Open-source software moves into public sector
Sunday, April 26, 2009
By Justin Mason (Contact)
Gazette Reporter http://www.dailygazette.com/news/2009/a ... pensource/
Melodie Mayberry-Stewart, the OFT’s director and New York’s chief information officer, said the study’s findings show a wholesale shift in the state’s approach toward open-source software.
She said the new direction should take the state closer to broader acceptance of open-source programs.
“The public sector is lagging a little bit behind,” she said. “But that is our strategic direction and that is our priority.”
Some areas of state government are already beginning to use open-source software as a method to create open government. Earlier this year, the state Senate under Majority Leader Malcolm Smith hired Andrew Hoppin — a self-professed open-source aficionado and former volunteer with the Obama administration’s transition team — as the Senate’s first-ever chief information officer.
Hoppin said he plans to implement a number of widely used open-source programs to improve the transparency and efficiency of the Senate’s online functions. He said the malleability of open-source programs lends itself perfectly to his goal of transforming the Senate’s proprietary software-driven Web site into something that better serves both politicians and citizens alike.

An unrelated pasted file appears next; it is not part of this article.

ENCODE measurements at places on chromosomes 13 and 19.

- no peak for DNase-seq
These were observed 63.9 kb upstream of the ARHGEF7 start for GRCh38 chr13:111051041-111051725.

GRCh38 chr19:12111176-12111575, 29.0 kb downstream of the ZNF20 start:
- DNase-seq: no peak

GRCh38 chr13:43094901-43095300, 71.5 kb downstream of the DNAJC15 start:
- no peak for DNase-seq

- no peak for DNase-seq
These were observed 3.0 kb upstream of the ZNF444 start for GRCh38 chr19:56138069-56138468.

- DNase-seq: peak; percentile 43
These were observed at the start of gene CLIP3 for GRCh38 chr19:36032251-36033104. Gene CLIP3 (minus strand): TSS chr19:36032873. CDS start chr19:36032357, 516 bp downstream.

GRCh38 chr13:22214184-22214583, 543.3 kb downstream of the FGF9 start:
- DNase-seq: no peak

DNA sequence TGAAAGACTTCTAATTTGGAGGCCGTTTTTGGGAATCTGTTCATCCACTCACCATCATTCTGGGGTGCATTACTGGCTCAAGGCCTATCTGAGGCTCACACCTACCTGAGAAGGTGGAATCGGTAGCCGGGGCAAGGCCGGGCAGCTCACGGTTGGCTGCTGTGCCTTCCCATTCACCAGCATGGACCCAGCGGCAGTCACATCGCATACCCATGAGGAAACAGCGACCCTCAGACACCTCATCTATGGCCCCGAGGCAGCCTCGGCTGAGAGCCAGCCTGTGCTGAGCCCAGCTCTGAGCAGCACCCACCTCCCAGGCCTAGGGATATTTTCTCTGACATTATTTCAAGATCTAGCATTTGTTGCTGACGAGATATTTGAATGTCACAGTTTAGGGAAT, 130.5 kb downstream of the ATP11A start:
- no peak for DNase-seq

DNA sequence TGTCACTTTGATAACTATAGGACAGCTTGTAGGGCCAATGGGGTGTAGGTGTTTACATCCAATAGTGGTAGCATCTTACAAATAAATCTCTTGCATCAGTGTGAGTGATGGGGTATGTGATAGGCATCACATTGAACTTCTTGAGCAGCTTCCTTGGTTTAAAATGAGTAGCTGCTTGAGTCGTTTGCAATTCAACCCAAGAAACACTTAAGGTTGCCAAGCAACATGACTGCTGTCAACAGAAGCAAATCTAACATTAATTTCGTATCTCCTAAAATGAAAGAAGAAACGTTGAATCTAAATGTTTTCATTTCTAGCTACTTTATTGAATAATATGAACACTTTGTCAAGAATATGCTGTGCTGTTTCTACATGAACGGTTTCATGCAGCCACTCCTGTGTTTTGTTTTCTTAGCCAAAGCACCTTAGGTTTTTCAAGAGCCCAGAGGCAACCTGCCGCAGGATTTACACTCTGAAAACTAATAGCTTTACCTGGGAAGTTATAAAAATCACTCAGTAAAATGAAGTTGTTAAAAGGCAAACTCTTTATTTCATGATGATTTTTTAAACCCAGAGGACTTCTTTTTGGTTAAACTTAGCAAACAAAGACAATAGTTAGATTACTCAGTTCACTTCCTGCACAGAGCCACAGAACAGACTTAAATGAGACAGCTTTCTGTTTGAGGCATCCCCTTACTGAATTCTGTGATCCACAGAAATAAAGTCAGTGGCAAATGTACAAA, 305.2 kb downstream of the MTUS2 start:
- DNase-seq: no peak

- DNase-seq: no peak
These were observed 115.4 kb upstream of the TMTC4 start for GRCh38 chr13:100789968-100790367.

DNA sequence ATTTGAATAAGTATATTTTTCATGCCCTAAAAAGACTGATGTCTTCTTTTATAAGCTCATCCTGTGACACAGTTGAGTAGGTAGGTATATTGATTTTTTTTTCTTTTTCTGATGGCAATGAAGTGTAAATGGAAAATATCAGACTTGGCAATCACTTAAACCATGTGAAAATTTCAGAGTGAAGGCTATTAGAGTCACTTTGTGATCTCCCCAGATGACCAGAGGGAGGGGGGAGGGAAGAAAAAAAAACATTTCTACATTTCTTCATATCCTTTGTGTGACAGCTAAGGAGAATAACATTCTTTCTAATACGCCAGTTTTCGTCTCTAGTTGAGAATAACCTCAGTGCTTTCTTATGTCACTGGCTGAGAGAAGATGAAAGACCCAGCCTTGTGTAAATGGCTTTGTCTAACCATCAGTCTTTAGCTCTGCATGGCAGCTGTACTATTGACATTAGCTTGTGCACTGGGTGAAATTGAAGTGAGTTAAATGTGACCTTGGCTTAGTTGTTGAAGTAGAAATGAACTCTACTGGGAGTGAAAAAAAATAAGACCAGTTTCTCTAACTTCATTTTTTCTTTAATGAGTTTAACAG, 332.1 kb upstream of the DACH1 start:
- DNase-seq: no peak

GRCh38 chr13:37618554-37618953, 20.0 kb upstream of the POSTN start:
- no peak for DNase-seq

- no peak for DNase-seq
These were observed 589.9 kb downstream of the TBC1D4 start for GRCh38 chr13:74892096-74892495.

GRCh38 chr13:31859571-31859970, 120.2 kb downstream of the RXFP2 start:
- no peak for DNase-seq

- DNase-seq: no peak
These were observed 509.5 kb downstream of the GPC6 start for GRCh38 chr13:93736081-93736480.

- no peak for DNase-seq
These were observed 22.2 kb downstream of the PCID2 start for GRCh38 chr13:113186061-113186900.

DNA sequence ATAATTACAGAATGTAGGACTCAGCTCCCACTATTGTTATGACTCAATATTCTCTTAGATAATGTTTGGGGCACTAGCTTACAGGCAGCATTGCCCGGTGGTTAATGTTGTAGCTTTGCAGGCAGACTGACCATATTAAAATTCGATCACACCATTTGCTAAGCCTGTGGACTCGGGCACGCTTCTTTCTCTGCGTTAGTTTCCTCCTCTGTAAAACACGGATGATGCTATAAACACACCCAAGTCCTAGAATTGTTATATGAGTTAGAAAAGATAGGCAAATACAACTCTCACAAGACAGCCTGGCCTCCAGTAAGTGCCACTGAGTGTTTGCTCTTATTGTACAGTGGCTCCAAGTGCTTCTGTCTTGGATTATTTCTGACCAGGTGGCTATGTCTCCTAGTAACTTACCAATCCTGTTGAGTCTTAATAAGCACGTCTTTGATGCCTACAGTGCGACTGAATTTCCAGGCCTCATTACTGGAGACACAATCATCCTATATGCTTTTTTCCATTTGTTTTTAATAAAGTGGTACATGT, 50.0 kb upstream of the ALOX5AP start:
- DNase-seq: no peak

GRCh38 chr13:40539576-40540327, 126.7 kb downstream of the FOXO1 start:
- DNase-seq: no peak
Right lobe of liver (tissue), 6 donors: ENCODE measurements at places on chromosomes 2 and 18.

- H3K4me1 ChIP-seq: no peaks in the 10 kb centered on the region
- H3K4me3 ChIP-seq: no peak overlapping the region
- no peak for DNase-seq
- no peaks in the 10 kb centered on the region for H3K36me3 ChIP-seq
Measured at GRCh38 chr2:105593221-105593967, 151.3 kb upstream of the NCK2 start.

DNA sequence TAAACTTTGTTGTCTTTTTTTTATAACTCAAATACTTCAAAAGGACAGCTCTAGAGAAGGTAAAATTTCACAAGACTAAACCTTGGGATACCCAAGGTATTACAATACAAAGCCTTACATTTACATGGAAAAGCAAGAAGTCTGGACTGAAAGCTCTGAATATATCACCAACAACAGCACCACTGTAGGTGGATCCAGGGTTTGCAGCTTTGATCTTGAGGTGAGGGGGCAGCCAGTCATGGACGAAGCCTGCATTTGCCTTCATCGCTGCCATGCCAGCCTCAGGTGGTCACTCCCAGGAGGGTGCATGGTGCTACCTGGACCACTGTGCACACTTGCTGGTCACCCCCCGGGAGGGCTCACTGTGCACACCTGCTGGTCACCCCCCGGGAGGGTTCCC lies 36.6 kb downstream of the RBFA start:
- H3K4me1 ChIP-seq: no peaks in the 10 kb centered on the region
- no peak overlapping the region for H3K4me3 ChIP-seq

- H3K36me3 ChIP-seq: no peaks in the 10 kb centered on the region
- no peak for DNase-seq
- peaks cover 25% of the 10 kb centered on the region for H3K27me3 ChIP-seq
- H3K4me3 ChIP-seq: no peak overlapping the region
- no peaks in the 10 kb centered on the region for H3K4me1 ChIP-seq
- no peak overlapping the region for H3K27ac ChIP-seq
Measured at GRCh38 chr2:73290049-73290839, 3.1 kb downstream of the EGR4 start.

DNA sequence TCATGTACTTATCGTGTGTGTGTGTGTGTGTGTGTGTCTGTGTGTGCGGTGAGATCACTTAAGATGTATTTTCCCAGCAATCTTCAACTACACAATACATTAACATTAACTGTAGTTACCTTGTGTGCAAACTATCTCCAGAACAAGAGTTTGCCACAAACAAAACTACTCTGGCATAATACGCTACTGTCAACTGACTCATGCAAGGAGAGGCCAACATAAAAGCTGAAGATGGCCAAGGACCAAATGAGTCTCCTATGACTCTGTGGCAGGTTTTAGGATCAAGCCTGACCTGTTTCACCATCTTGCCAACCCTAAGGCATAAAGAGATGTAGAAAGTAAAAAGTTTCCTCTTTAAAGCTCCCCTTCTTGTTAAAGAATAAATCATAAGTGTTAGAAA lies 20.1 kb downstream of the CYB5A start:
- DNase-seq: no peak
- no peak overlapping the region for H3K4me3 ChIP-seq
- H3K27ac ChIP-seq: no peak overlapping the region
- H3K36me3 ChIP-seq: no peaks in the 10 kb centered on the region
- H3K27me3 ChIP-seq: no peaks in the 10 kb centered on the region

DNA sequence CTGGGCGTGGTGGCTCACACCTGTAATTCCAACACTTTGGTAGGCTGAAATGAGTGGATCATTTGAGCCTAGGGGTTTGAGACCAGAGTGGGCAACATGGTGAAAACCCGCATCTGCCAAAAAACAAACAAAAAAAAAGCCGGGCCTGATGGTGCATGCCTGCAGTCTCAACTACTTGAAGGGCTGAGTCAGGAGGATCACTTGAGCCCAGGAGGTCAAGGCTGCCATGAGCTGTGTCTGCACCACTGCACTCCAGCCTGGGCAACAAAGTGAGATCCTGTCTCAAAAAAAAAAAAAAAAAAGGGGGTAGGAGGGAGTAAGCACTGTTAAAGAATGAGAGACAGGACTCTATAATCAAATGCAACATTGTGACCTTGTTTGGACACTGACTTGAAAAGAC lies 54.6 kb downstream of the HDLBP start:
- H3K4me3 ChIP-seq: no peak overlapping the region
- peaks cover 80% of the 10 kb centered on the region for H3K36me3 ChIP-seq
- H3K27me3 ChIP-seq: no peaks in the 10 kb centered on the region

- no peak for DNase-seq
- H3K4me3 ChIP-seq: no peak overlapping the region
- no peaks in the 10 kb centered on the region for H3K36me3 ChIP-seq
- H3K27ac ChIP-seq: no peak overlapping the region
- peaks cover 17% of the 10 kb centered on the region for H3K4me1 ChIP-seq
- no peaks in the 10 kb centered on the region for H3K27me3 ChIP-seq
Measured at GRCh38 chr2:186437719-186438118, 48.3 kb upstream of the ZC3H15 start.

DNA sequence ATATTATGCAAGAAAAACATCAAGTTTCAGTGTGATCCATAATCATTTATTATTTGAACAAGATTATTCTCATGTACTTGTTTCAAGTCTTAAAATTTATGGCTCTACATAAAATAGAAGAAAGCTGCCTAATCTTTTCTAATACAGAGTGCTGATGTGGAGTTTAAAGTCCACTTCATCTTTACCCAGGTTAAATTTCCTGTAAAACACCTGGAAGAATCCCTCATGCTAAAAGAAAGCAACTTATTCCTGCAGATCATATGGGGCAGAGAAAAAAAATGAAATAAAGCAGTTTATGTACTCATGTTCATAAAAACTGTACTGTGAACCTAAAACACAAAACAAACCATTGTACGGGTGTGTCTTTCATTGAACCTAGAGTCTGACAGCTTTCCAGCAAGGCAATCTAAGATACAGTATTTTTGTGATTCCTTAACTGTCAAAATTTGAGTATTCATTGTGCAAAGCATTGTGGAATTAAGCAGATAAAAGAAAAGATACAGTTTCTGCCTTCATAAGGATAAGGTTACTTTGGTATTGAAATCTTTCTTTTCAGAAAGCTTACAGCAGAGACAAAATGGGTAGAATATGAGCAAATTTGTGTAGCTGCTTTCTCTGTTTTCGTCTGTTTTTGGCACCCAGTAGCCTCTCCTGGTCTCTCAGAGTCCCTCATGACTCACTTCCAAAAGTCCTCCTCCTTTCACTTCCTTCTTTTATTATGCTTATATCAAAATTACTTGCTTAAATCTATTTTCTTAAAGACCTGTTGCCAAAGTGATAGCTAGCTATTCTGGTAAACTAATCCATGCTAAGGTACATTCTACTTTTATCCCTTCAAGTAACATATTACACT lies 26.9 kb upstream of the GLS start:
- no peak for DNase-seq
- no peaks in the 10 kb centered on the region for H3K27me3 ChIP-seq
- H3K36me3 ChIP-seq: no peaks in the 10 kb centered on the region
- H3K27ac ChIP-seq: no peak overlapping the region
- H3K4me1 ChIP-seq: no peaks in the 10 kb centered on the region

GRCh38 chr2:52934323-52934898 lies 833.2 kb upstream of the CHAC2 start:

“Open-source by its nature really puts us in the driver’s seat,” he said. “We save a lot of money and we can be taking advantage of the innovations that are being made within the [open-source] community.”
Soon, the Senate’s Web site will be powered by a package of open-source content management software that will allow broader public participation in the legislative process. The new site will feature everything from constituent input on bills to blogs for individual senators.
“For the first time, every senator will have a standard level of Web access with an ability to transmit Web content across the board,” he said.
Hoppin said such innovation wasn’t possible under the archaic proprietary software the Senate previously used. He’s now reviewing all of the licensed software used by the Senate to ensure that there’s a reason for not taking advantage of an open-source option.
“We’re doing a complete review of all of our internal applications to make sure that when we are using proprietary software, there is a compelling reason to do so,” he said.
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